Carry the gospel with you

Posted in christian, Christianity, inspirational, religion, scripture by Mike on August 6, 2009


Gospel reading of the day:

Mark 9:2-10

Jesus took Peter, James, and his brother John, and led them up a high mountain apart by themselves. And he was transfigured before them, and his clothes became dazzling white, such as no fuller on earth could bleach them. Then Elijah appeared to them along with Moses, and they were conversing with Jesus. Then Peter said to Jesus in reply, “Rabbi, it is good that we are here! Let us make three tents: one for you, one for Moses, and one for Elijah.” He hardly knew what to say, they were so terrified. Then a cloud came, casting a shadow over them; from the cloud came a voice, “This is my beloved Son. Listen to him.” Suddenly, looking around, they no longer saw anyone but Jesus alone with them.

As they were coming down from the mountain, he charged them not to relate what they had seen to anyone, except when the Son of Man had risen from the dead. So they kept the matter to themselves, questioning what rising from the dead meant.

Reflection on the gospel reading: We celebrate today the Feast of the Transfiguration of the Lord. I think there is an insight to be gained into the transfiguration by an understanding of how the feast came about. In the early eastern church, many Christians celebrated the transfiguration in conjunction with the Epiphany, when we celebrate the visit of the Magi to the newborn king.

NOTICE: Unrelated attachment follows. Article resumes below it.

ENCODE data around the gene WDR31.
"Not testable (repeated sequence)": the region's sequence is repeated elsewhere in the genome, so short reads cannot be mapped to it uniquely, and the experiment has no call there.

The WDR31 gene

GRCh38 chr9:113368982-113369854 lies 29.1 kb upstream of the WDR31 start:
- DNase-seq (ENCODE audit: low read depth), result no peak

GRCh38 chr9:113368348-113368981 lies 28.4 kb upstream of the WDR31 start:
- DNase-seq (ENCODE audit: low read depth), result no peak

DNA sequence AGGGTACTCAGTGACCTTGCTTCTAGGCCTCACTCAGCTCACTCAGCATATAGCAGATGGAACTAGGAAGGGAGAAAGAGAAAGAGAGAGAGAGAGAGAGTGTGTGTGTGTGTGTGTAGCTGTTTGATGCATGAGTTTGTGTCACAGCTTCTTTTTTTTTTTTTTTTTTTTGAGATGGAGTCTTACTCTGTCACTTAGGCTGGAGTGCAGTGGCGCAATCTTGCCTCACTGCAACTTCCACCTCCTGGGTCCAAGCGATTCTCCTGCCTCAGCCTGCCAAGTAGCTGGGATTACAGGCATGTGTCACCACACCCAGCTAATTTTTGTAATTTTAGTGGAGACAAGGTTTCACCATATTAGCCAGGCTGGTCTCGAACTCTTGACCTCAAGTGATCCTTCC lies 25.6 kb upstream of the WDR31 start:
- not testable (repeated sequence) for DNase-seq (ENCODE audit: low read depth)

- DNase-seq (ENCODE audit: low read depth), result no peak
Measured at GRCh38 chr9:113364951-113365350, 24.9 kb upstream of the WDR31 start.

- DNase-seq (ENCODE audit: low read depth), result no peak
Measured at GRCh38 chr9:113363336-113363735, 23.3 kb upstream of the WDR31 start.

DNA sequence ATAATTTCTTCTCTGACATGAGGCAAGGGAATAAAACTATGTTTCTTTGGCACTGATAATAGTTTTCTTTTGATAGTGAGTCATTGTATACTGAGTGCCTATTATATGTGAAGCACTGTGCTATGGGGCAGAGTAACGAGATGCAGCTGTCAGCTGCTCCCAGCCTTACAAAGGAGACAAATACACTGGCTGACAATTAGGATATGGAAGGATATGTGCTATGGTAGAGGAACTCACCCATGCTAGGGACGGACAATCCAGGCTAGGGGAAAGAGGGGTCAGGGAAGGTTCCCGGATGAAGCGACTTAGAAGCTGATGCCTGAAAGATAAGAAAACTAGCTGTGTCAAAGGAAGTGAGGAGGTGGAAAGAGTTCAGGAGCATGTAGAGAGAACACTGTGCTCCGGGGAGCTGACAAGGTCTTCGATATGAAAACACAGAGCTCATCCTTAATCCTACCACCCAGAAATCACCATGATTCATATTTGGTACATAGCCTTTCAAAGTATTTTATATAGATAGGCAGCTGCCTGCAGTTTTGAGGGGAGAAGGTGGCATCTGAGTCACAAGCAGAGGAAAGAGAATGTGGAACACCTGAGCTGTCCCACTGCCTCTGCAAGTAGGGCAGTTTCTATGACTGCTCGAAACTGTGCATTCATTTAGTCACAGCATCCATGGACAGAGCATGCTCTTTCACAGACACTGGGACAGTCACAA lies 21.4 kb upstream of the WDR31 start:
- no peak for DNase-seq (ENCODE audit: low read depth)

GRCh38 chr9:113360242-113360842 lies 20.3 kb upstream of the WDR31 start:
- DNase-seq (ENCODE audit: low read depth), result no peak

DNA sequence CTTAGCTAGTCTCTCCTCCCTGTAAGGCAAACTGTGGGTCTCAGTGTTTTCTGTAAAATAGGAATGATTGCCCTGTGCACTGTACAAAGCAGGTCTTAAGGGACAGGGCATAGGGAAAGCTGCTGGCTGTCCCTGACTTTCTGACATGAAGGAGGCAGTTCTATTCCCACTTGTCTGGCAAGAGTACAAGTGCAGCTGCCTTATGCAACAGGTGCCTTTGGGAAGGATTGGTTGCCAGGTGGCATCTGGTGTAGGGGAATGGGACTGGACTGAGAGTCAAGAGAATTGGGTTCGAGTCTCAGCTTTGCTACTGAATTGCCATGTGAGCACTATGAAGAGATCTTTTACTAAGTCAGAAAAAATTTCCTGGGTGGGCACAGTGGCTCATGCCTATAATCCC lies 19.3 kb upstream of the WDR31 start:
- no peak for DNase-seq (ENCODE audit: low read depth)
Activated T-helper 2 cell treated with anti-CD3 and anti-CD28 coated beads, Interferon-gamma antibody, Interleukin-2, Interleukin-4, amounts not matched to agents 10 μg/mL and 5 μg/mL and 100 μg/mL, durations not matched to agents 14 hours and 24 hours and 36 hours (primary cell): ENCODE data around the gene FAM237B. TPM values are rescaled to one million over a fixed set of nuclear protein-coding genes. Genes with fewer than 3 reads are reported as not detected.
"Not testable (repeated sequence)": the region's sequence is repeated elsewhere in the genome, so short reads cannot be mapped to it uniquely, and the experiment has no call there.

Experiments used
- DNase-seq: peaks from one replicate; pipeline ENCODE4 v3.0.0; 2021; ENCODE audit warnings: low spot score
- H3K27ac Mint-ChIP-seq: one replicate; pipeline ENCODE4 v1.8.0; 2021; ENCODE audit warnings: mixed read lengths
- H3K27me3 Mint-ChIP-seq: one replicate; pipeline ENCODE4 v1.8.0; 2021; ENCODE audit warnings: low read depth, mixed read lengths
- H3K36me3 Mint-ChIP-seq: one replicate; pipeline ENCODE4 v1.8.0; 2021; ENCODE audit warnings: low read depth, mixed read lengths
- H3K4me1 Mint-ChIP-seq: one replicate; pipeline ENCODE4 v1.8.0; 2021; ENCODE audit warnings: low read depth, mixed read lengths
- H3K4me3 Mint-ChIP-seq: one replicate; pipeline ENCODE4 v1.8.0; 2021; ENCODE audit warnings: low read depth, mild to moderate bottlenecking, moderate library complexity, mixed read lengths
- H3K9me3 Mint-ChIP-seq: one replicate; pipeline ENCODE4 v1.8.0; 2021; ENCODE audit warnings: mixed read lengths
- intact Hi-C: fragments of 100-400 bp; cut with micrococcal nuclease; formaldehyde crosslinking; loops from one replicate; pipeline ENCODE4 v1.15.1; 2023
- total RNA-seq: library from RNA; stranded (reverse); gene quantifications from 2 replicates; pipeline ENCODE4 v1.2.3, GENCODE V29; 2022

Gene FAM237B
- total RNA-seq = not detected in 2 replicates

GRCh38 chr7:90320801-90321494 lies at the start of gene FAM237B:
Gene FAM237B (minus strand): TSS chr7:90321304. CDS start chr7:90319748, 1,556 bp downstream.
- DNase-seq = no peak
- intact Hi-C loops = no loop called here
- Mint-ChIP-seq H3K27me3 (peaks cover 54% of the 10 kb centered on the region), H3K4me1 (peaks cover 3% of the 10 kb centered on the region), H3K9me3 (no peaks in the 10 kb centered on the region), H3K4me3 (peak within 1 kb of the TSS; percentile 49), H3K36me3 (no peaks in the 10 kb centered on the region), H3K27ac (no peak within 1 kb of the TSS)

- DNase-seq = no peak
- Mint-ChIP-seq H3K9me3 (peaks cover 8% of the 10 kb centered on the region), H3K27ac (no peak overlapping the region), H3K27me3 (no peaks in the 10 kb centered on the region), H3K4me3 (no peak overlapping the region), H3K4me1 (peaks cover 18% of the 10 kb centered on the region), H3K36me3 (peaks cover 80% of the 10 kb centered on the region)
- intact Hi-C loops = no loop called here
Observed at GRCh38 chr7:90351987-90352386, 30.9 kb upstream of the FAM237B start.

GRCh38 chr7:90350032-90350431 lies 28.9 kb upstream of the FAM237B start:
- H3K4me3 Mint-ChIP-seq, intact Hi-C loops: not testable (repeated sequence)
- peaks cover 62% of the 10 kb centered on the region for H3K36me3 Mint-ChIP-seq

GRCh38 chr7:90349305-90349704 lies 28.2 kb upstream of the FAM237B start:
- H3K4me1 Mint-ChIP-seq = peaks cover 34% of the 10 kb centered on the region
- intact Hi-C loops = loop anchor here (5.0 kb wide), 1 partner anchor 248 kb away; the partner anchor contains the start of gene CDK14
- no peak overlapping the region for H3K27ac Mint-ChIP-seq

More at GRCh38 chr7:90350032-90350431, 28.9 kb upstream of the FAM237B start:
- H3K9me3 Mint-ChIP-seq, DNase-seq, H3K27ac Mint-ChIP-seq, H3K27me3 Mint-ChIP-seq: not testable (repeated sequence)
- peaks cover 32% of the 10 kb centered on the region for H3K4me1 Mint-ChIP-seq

Epiphany means literally, “appears,” “gives light.” A great variety of narratives influenced the feast in the fourth and early fifth centuries: the transfiguration, the birth of Jesus, the visit of the magi, the baptism of Jesus in the Jordan River, the water turned into wine at the wedding feast in Cana of Galilee, and the multiplication of loaves and fishes. All of these narratives, celebrated at Epiphany, had the element of change and surprise, and the theology of Epiphany was the manifestation of God in the world. Only with the passage of time did the Church shake apart the elements of the Epiphany and allow all these narratives about change and surprise to migrate and settle into separate celebrations.

All those varied manifestations of the Lord’s divinity celebrated together by early Christians joined each other into a unity, the panoply of events created an undivided testimony. The day, as conceived in the East indeed did address the revelation of light to the nations signified in the great star that leads the magi to adore the Lord. But the original wealth of the day included so much more. It included the birth of the Savior before Christmas came to exist as a separate feast. Light fans out upon the waters of the Jordan at the baptism of the Lord as the Father and the Holy Spirit reveal Jesus as the Son of God. Epiphany incorporated the sign narratives of the change of water into wine at the wedding feast in Cana and reference to the multiplication of the loaves. And of course, there also was the shimmering event of the transfiguration. We have lost something wonderful in the migration of the transfiguration to August, so far away from all the other pieces that once combined at a place and a time to make the poetry of the Epiphany, and it is worth somehow finding a way back.